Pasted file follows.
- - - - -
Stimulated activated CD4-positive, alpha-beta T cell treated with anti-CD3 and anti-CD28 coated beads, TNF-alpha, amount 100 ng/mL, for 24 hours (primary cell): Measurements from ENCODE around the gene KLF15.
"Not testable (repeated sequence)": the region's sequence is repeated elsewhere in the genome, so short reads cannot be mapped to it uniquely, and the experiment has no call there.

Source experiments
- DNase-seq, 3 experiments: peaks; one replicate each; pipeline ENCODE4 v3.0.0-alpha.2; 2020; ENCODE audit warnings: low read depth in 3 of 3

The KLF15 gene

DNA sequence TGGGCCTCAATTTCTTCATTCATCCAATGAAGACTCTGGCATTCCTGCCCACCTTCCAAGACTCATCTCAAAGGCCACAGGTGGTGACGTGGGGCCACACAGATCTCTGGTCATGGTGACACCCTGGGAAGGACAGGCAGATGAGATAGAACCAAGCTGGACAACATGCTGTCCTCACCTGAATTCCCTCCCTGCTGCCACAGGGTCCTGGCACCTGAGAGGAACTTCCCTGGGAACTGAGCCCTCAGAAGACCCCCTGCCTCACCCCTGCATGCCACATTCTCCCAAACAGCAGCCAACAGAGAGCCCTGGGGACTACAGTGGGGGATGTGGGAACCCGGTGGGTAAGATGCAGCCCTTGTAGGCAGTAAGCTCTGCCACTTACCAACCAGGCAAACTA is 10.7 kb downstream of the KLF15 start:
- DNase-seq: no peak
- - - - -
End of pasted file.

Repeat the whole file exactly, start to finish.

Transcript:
Stimulated activated CD4-positive, alpha-beta T cell treated with anti-CD3 and anti-CD28 coated beads, TNF-alpha, amount 100 ng/mL, for 24 hours (primary cell): Measurements from ENCODE around the gene KLF15.
"Not testable (repeated sequence)": the region's sequence is repeated elsewhere in the genome, so short reads cannot be mapped to it uniquely, and the experiment has no call there.

Source experiments
- DNase-seq, 3 experiments: peaks; one replicate each; pipeline ENCODE4 v3.0.0-alpha.2; 2020; ENCODE audit warnings: low read depth in 3 of 3

The KLF15 gene

DNA sequence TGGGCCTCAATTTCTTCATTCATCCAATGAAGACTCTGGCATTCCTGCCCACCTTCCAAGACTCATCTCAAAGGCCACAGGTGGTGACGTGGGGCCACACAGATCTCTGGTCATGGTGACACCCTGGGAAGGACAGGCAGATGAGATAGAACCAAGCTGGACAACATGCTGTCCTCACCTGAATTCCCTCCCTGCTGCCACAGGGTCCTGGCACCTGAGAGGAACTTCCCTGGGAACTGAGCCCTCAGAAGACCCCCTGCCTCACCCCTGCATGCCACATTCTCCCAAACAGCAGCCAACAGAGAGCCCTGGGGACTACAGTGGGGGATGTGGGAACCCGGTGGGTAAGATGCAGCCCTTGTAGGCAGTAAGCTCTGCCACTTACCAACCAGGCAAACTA is 10.7 kb downstream of the KLF15 start:
- DNase-seq: no peak